So no big fish this week, but it was a really nice day and I enjoyed getting out.  Having my first float of the year was long overdue and that felt great.  The creek was full of eye candy and the wildlife didn't flinch as I rolled back down the hill.

Happy Fishing, Humans.



It's been awhile since I've posted, but I've been staying busy!  The warmer weather locally has triggered a lot of activity at Utah Lake and I've spent quite a few of my lunch breaks trying my hand at the warm water species.  

A few times, after taking my wife to work, the kids and I have stopped in for a short time, hoping to get something out of that big pond down the road.  Time and time again though, I find myself shaking my head, getting served.

I'm sure my time is coming there, but I'll likely need to dedicate a little more time than 20 minute bursts.  The scenery isn't too bad though.  It's actually pretty relaxing to kick back on a lonely beach, listening to the birds and waves...the occasional carp violently splashing in the shallows.

The kids really enjoy getting dirty too, so we all win, regardless of the multiple skunkings.

Did I mention that they like to get DIRTY?

In a beautiful place with my kids, nothing else really matters anyway.

Last weekend, my buddy Keoni and I planned to get back into some brookie holes we're privy to.  The whole thing was jeopardized when I somehow failed to rise at the agreed time, but we made decent time, once moving.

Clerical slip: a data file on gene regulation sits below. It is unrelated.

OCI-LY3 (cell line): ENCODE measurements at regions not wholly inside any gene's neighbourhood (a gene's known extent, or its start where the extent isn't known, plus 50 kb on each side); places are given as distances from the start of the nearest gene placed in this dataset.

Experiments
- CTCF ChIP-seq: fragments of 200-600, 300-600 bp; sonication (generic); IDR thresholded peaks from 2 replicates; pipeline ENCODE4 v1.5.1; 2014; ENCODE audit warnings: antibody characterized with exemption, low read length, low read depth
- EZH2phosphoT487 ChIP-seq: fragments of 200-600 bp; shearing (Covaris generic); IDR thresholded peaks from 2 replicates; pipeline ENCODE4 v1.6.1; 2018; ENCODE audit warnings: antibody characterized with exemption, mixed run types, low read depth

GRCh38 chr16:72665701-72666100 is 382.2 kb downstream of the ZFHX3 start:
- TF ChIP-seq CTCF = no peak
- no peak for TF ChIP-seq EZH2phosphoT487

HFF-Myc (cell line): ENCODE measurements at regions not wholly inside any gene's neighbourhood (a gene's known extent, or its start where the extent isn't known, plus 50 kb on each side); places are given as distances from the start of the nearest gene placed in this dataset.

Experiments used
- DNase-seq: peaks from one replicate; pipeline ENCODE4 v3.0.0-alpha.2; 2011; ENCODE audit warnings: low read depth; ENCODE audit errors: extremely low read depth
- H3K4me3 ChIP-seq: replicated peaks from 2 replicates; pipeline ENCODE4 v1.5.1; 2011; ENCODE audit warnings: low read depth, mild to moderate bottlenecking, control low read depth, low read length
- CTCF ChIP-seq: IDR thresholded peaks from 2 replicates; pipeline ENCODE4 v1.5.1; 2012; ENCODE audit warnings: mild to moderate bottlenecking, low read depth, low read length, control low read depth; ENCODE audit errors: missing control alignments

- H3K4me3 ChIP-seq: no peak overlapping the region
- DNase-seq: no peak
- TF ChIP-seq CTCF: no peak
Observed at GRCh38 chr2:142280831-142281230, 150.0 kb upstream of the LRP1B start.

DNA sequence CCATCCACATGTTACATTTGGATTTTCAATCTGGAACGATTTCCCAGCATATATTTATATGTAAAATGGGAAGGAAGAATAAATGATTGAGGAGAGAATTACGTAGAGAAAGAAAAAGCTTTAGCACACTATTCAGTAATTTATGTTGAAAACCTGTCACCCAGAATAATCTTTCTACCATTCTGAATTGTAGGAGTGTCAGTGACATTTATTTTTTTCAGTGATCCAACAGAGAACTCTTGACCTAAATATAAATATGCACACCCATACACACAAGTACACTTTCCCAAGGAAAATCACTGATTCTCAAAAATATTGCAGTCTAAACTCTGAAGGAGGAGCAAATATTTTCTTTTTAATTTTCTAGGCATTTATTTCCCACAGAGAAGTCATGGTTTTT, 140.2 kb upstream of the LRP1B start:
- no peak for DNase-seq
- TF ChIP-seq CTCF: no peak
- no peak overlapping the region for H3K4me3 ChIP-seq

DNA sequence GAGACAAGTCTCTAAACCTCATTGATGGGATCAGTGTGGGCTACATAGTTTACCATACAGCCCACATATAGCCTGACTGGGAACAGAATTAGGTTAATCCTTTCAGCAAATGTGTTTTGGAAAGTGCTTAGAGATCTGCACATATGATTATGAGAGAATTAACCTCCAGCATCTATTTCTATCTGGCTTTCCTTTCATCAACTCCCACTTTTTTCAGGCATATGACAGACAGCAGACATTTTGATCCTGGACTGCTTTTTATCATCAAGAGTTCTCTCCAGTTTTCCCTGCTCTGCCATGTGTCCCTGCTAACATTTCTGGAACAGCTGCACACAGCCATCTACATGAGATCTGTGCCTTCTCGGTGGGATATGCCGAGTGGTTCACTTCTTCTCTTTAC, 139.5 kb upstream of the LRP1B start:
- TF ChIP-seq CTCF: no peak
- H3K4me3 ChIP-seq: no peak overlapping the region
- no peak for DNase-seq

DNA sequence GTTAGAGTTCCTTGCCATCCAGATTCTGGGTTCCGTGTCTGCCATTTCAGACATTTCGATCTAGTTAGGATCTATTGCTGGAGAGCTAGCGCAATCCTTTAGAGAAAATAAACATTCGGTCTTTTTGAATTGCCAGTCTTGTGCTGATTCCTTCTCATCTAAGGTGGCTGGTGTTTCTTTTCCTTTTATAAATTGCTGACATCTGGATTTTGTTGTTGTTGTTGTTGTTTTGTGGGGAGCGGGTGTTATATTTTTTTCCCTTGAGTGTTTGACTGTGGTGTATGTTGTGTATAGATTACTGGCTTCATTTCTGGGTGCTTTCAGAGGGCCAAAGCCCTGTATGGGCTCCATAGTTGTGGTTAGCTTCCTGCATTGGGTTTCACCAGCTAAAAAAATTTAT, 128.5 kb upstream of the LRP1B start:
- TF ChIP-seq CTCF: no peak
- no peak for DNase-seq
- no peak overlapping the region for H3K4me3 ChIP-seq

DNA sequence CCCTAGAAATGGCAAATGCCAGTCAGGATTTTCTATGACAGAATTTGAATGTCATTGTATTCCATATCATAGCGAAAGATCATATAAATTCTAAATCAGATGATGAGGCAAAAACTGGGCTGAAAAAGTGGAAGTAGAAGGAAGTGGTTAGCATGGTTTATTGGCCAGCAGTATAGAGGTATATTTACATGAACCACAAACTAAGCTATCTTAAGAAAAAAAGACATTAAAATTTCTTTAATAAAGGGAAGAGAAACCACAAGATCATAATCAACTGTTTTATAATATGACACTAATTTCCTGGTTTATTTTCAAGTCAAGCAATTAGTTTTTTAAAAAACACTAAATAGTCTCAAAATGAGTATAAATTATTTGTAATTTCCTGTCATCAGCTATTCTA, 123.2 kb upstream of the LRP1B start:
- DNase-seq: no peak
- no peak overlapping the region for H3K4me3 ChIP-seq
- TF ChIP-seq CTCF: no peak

The drive was long and we anticipated a bit of a hike to get where we needed to go.  We were right.

Although we were able to get past a gate that we thought would be closed, a snow drift stopped us about a quarter mile in.  That was expected, since last year the road wasn't open until very late in the year.

As we strolled along, we took turns fishing a couple of holes on a creek we were following and Keoni scored a pretty little brookie.

We marched on for 3 miles or so and eventually came to our lake, despite my delay, getting stuck in the slop at a silted-in beaver pond.  

In disbelief, we looked on at a frozen lake.  All but a tiny window of open water about 25 feet out was covered in re-freeze.